Wouldn’t the merge over all tries be O(n^2) on a tree of the following form?

```
1--3--5--7 ...
| | |
2 4 6 ...
```

Wouldn’t the merge over all tries be O(n^2) on a tree of the following form?

```
1--3--5--7 ...
| | |
2 4 6 ...
```

```
if(a == NULL)
return b;
if(b == NULL)
return a;
```

This snippet of *merge* function will tend to give complexity of order O(n) in example given by you.

I think the worst case time complexity may be of order O(n * n^1/2) in the case where root node have n^1/2 children and each children’s subtree have n^1/2 nodes…

Use of compressed trie might have balanced this.

Can someone explain how the author’s solution uses O(N * log N * log C ) space for the persistent data structure ? Also, for a node, why are we excluding it’s child with largest subtree size, while calling update ? I’m guessing both are linked… it would be really helpful if someone could explain this… Thanks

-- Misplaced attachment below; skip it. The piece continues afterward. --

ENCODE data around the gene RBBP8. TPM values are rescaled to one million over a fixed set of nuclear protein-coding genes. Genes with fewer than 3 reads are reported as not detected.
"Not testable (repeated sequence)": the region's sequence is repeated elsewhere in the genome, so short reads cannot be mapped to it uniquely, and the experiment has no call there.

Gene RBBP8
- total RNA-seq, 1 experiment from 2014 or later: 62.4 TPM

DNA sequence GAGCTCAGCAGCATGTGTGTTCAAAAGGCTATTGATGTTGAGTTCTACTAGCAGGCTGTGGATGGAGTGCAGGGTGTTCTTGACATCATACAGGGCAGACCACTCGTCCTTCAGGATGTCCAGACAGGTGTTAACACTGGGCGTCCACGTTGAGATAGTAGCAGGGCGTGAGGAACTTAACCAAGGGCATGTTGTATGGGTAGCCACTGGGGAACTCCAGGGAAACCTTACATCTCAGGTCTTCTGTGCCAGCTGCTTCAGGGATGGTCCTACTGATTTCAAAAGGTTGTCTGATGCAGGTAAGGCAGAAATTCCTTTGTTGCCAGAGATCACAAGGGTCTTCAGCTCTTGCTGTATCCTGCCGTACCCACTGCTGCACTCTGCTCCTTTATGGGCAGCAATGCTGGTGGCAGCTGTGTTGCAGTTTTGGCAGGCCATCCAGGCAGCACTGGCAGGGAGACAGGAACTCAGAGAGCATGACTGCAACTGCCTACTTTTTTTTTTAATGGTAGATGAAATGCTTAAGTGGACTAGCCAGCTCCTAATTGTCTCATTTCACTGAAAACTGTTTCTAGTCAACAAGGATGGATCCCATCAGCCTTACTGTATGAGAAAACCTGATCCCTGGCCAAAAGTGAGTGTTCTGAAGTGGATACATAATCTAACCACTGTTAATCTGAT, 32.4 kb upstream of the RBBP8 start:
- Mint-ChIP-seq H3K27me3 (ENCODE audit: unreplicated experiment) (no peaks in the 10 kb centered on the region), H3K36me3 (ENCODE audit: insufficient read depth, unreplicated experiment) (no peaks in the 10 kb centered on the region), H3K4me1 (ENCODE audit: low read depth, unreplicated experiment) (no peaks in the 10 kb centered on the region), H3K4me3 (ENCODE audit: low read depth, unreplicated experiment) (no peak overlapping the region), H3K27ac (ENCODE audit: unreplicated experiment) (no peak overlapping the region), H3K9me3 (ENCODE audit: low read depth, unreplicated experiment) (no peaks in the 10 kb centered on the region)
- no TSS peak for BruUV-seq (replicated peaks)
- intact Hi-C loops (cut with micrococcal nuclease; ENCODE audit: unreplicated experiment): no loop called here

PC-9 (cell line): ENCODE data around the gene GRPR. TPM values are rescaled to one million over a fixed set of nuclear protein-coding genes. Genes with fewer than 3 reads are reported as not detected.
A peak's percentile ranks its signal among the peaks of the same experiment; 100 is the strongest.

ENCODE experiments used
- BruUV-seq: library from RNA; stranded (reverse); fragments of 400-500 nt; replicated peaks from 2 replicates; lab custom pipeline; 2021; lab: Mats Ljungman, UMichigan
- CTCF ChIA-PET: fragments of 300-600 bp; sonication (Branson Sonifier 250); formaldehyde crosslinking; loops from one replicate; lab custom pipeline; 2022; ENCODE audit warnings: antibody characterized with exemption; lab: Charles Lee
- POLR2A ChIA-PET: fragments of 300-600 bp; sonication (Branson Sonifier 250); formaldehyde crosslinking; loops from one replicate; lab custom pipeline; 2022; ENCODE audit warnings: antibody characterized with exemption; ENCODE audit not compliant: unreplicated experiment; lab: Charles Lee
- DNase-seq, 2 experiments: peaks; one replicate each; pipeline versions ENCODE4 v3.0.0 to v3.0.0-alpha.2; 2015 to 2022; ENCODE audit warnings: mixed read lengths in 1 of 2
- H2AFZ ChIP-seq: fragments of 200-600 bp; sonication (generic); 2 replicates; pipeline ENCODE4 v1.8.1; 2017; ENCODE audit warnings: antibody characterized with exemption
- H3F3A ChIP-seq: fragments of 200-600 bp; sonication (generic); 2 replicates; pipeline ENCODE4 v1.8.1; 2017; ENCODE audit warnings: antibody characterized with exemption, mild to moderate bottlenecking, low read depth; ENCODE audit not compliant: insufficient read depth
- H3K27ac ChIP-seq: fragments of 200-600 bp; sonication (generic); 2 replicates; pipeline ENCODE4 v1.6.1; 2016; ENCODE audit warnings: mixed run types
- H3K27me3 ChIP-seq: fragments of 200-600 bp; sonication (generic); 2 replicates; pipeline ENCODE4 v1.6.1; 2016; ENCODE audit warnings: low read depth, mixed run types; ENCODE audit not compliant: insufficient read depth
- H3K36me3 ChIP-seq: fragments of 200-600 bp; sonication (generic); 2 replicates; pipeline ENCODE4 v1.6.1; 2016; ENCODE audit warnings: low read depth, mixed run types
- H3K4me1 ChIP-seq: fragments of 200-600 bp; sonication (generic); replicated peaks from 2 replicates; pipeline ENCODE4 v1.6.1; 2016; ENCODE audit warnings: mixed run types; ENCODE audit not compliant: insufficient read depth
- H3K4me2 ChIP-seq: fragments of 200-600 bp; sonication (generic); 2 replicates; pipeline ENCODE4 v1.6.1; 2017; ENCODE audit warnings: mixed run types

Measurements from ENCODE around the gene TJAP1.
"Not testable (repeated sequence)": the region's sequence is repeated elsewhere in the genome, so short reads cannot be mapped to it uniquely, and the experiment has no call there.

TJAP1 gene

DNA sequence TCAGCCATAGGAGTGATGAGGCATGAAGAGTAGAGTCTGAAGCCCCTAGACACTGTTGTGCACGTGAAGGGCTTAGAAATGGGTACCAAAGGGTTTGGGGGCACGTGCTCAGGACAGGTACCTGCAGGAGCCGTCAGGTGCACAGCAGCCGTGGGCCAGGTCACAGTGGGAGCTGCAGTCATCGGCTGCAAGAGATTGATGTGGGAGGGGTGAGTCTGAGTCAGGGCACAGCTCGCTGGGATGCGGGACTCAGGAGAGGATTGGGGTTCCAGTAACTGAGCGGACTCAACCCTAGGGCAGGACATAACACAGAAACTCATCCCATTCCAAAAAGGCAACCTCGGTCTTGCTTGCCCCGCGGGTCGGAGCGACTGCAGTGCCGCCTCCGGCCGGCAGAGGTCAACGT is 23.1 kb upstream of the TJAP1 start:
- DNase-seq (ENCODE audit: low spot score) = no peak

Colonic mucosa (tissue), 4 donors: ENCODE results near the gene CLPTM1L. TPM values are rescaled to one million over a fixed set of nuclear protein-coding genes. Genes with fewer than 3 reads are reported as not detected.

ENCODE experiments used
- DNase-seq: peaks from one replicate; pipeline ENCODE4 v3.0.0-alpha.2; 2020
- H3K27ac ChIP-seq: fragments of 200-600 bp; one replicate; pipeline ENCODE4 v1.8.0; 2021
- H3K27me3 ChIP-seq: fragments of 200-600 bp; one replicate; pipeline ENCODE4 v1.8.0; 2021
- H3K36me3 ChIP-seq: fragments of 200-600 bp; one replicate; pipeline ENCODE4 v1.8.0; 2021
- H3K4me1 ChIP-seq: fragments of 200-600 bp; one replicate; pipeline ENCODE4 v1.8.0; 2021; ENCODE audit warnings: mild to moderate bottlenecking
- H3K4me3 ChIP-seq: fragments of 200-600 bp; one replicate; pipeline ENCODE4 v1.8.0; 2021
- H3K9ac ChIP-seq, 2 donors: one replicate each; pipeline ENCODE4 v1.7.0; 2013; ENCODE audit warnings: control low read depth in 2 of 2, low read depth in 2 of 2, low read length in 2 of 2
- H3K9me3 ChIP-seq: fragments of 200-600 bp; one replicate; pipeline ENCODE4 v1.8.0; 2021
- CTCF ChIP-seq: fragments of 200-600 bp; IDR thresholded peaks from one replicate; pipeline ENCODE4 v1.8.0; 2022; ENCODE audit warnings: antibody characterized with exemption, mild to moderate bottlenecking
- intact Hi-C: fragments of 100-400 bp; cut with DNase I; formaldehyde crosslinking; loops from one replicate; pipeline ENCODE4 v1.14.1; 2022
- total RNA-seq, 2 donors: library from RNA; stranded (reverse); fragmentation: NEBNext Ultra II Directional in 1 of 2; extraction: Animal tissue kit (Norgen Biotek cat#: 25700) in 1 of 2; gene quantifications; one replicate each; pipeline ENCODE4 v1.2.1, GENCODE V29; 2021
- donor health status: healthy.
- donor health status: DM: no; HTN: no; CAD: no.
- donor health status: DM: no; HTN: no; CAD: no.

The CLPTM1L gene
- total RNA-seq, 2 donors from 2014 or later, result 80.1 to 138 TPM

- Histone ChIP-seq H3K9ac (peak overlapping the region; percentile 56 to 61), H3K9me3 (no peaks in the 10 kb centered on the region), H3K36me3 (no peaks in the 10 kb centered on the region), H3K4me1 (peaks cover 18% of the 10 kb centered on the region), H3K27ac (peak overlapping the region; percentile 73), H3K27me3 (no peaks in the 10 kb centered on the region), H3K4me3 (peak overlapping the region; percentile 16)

The author’s solution was to apply persistence to each node in the tree and you can do this while traversing the tree in bottom-up fashion. Computing the tries for childrens you can build the trie for the parent. It requires merging and thus merging as explained here is done(small to large trick) .

Thus the merging part takes N * logN thereby making the overall space complexity just

O(N * log N * log C ).

Thanks for the reply… I had already gone through this post on codeforces. For the proof of complexity they just gave a reference to HLD/dsu, without details… I tried deriving it on my own, but I couldn’t… Is there any proof that clearly explains how merging takes N * log N time, in this case space ?